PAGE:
Veterans' Benefits

Social Security Bulletin, July 1, 2004 | Go to article overview

Veterans' Benefits


A variety of programs and benefits are available to servicemembers and veterans of military service: disability payments, educational assistance, health care, vocational rehabilitation, survivor and dependents benefits, life insurance, burial benefits, special loan programs, and hiring preference for certain jobs. Most of the veterans programs are administered by the Department of Veterans Affairs (VA).

Monetary Benefits

Two major cash benefit programs are available for veterans. The first program provides benefits to veterans with service-connected disabilities and, on the veteran's death, benefits are available for eligible surviving spouses, children, and dependent parents. These benefits are payable regardless of other income or resources. The second program provides benefits to needy veterans who have nonservice-connected disabilities. These benefits are means tested.

Compensation for Service-connected Disabilities

Disability compensation is a monetary benefit paid to veterans who are disabled by injury or disease incurred in or aggravated during active military service. Individuals discharged or separated from military service under dishonorable conditions are generally not eligible for compensation payments. The amount of monthly compensation depends on the degree of disability, rated as the percentage of normal function lost. Payments in 2003 range from $104 a month for a 10-percent disability to $2,193 a month for total disability. Veterans who have at least a 30-percent serviceconnected disability are entitled to an additional dependent's allowance. The amount is based on the number of dependents and degree of disability.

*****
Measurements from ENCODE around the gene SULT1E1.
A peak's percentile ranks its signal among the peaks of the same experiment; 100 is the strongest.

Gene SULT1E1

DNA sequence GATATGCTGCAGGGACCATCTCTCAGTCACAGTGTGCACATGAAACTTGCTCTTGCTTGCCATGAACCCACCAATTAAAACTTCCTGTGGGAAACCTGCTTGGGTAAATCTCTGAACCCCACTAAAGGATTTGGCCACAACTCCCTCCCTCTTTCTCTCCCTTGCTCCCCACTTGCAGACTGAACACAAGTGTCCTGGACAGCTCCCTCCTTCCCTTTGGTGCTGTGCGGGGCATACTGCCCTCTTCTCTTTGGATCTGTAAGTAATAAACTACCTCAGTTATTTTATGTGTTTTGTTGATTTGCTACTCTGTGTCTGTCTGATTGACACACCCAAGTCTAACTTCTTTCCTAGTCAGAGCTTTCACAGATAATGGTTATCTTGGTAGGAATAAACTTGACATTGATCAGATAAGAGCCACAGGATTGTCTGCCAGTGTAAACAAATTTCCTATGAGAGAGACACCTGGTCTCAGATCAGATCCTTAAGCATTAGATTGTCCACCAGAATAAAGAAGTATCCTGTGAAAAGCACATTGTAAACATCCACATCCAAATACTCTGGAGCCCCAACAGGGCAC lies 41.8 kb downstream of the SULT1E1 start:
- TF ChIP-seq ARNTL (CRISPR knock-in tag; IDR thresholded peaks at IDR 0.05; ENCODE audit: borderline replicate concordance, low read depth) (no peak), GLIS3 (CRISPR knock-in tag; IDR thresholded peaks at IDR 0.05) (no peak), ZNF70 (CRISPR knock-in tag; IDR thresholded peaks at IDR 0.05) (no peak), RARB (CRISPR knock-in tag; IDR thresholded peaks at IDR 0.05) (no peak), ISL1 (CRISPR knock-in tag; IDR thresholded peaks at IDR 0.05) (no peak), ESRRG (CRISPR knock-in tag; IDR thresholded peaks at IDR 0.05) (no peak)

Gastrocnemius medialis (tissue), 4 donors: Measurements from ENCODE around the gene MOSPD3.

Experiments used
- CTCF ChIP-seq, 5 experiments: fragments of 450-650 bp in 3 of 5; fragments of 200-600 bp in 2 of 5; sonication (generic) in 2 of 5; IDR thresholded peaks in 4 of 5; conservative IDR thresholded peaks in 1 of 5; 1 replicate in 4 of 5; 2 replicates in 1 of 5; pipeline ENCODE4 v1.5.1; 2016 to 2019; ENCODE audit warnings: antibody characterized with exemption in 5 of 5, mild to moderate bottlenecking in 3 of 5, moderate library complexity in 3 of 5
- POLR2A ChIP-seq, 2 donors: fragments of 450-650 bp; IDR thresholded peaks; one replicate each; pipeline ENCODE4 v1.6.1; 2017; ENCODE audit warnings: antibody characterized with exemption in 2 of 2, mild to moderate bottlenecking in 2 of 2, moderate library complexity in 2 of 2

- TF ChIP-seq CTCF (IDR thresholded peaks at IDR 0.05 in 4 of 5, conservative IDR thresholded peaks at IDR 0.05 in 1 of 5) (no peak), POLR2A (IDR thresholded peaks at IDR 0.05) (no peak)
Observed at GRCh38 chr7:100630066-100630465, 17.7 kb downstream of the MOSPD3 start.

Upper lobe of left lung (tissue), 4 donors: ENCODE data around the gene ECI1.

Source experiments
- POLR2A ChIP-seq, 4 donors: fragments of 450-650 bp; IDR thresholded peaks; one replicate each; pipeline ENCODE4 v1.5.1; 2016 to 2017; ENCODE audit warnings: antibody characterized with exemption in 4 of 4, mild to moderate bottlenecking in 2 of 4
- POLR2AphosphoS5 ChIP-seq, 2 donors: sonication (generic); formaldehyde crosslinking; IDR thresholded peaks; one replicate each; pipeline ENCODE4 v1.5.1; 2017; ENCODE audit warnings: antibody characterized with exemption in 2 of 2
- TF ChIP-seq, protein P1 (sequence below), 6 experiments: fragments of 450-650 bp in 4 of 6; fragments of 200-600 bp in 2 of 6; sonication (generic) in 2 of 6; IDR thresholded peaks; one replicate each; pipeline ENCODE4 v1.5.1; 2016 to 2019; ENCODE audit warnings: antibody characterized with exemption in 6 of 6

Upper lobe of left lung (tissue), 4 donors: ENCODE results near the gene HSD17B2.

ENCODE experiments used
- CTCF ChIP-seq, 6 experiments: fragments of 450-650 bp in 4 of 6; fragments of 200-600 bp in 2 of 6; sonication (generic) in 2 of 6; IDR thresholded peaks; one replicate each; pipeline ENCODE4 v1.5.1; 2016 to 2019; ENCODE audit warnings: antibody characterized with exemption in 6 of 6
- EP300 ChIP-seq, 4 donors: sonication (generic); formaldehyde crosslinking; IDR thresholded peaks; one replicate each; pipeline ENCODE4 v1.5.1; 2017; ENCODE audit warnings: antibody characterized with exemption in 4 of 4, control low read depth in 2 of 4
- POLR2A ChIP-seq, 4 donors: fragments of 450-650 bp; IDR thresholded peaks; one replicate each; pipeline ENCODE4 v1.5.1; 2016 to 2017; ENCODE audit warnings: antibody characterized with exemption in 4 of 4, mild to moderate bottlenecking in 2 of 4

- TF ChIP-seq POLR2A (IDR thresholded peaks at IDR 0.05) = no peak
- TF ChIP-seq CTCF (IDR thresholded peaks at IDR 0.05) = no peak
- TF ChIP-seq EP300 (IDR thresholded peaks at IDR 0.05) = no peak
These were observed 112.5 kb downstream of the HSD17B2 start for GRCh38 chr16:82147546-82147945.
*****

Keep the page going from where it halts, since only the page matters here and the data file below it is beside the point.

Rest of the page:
Pension for Non-service-connected Disabilities

Monthly benefits are provided to wartime veterans with limited income and resources who are totally and permanently disabled because of a condition not attributable to their military service. To qualify for these pensions, a veteran must have served in one or more of the following designated war periods: The Mexican Border Period, World War I, World War II, the Korean Conflict, the Vietnam Era, or the Gulf War. The period of service must have lasted at least 90 days, and the discharge or separation cannot have been dishonorable. Service less than 90 days is acceptable if the veteran was discharged with a service-connected disability.

Pension payments are reduced by countable income. Some medical and other expenses are allowed as deductions from countable income. Veterans aged 65 years or older who meet service, net worth, and income requirements are eligible for pension, regardless of current physical condition.

Effective December 1, 2002, maximum benefit amounts for non-service-connected disabilities range from $807 per month for a veteran without a dependent spouse or child to $1,597 per month for a veteran who is in need of regular aid and attendance and who has one dependent. For each additional dependent child, the pension is raised by $136 per month.

Benefits for Survivors

The dependency and indemnity compensation (DIC) program provides monthly benefits to the surviving spouse, children (under age 18, disabled, or students), and certain parents of service persons or veterans who die as the result of an injury or disease incurred while in or aggravated by active duty or training, or from a disability otherwise compensable under laws administered by the Department of Veterans Affairs.

DIC payments may also be authorized for survivors of veterans who were totally disabled by service-connected conditions at the time of death, even though their serviceconnected disabilities did not cause their deaths.

Eligibility for survivor benefits based on a non-serviceconnected death of a veteran with a service-connected disability requires a marriage of at least a 1-year duration before the veteran's death. A surviving spouse is generally required to have lived continuously with the veteran from marriage until his or her death. …

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